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Longitudinal Acceleration noisy
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Post Longitudinal Acceleration noisy 
I noticed that in my saved sessions from Horse Thief Mile this past weekend, the logitudinal acceleration values were very noisy and unstable. I am thinking this may be due to the large angle of climb and descent during most of the track. It appears as if the long accel vector is not being normalized against the pitch of the unit, which causes the forces on the Z axis from track bumps to be interpreted partially as longitudinal acceleration changes. I attached a link to a Racerender overlay video showing what I mean. The Lat accel values are smooth as always. My Racecapture/Track MK2 was calibrated prior to the track day in my garage on a level surface. I also added a gauge showing the % of climb/descent. The steeper the grade gets, the noisier the long_accel data becomes, which you can see in the G-Force graph in the bottom right of the screen.

Any ideas?



https://youtu.be/kl30T5EiLDg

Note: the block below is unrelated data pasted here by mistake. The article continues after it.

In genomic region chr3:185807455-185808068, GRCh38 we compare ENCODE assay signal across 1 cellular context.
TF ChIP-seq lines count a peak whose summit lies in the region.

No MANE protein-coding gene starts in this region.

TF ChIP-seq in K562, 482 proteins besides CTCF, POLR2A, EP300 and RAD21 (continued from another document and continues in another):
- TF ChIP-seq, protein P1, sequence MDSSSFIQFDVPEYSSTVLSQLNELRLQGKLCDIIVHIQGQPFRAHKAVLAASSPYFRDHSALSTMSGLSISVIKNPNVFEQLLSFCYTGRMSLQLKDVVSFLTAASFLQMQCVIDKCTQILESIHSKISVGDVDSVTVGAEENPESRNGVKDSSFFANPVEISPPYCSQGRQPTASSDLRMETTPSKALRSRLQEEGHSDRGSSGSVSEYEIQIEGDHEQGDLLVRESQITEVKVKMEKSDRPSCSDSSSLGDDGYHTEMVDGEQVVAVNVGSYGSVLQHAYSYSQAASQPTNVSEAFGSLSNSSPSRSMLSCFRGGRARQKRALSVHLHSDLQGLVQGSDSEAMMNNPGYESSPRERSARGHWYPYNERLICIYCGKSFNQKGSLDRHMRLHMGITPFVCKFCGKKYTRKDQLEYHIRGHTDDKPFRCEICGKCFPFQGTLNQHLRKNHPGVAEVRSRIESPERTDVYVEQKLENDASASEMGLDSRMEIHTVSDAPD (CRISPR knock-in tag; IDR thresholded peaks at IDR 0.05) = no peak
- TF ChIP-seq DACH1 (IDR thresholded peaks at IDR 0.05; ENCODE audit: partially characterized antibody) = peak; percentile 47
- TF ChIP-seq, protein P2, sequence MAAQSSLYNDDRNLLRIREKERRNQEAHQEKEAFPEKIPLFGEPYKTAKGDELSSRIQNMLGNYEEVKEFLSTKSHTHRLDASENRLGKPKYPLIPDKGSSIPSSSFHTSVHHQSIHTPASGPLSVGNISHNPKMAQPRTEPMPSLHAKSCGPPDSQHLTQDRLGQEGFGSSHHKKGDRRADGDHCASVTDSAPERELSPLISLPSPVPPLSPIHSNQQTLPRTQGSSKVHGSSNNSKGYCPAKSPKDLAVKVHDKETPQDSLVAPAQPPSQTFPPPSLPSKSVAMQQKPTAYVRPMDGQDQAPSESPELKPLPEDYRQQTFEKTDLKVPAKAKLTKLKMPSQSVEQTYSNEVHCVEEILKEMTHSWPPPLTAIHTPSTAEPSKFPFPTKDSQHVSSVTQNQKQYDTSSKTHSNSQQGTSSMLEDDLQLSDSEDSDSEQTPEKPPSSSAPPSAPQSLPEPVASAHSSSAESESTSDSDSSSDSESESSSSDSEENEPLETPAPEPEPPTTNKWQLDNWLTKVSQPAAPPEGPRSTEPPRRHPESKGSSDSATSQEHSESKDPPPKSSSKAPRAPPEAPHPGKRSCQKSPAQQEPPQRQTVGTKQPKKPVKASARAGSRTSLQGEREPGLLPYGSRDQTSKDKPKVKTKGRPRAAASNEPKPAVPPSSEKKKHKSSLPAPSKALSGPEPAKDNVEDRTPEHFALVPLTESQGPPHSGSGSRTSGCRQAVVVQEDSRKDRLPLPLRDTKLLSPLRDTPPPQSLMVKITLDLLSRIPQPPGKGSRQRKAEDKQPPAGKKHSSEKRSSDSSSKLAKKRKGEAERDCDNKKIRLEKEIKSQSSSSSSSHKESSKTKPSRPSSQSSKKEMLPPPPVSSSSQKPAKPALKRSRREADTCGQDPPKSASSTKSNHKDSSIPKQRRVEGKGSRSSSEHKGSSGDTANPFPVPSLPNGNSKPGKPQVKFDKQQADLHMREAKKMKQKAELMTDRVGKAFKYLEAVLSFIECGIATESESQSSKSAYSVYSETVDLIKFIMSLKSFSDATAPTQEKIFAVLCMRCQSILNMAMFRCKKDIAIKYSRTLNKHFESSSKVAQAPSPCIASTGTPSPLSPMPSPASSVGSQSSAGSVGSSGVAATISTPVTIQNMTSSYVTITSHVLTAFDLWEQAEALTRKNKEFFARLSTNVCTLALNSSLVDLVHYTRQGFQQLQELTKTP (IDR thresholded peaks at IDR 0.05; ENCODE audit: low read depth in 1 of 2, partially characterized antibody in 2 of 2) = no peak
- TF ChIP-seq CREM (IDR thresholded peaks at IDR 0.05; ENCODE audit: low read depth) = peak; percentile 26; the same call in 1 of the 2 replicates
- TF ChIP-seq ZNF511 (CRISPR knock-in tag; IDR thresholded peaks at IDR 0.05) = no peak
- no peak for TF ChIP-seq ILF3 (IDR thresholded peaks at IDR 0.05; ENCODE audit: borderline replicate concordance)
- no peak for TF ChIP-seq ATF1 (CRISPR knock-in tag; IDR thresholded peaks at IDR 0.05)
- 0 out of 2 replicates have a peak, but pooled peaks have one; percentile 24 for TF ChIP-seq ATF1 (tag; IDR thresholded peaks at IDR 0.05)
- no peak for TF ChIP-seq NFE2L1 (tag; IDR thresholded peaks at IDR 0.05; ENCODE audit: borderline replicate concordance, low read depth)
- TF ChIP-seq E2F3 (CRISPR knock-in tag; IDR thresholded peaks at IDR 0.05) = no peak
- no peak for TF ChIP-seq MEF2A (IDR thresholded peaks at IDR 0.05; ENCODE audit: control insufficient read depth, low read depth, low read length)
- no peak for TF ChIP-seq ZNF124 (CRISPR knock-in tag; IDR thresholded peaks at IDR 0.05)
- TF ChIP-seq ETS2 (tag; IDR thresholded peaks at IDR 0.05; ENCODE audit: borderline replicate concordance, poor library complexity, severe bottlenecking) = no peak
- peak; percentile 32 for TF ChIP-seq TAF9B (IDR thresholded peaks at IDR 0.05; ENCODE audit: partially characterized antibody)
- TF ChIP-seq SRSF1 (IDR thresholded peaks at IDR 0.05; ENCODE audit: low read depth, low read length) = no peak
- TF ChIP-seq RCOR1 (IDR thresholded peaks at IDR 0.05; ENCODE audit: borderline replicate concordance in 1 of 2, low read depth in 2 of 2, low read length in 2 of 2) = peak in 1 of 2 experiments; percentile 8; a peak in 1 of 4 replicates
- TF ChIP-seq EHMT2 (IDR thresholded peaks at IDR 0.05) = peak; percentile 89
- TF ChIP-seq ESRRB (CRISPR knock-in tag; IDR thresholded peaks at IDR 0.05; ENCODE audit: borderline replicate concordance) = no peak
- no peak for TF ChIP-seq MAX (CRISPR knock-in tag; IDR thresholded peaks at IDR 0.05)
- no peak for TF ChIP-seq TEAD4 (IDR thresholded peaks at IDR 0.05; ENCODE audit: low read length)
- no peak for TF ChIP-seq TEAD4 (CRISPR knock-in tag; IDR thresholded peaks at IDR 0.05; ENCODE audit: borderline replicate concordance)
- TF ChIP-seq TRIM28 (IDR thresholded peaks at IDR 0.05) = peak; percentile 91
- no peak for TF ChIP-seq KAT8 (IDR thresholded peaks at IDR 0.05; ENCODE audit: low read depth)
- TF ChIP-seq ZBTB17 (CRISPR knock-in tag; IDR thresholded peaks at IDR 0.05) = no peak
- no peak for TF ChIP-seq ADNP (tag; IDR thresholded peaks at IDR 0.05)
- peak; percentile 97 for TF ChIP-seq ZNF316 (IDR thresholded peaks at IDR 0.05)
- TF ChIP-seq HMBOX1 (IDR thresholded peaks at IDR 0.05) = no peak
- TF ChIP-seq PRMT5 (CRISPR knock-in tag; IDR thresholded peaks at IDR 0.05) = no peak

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Hi, How noisy is the IMU when the unit is at rest? We want to rule out if there's anything wrong with the sensor, or, if you're simply actually getting that reading in the unit.

Are you seeing this at other tracks where things are a bit more level?


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Brent Picasso
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The IMU is stable when viewing the 3d accelerometer visualization page in the dashboard. I have attached a screenshot of the data. I also noticed that the Pitch change in degrees/sec is way out of whack. Also, there is no way my 140 whp Miata could accelerate at 1.4 g! Although it would be fun!

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I'm still seeing this noisy Lon Accel data. I have also seen it on tracks that don't have steep climbs or descents. I have recalibrated the accelerometer multiple times with no change. The longitudinal G data is pretty much useless.

https://youtu.be/lq_rrMppsy4

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Hi, thanks for the update, and sorry for the late reply.

The accelerometers and gyros only receive a light treatment of real-time filtering in the form of an exponential moving average filter, which may still let some high frequency noise through, which could make it look like you're seeing higher g-forces than realistic.

We're looking at some post-processing filtering, using a Savitzky Golay filter which will help retain the sensor's curve while filtering out noise.

We'll also look at exposing the tuning knobs on the real-time filters to see if that can help as well. With filtering, there's always the risk of introducing lag in the data, so fine tuning will be required.

Thanks!


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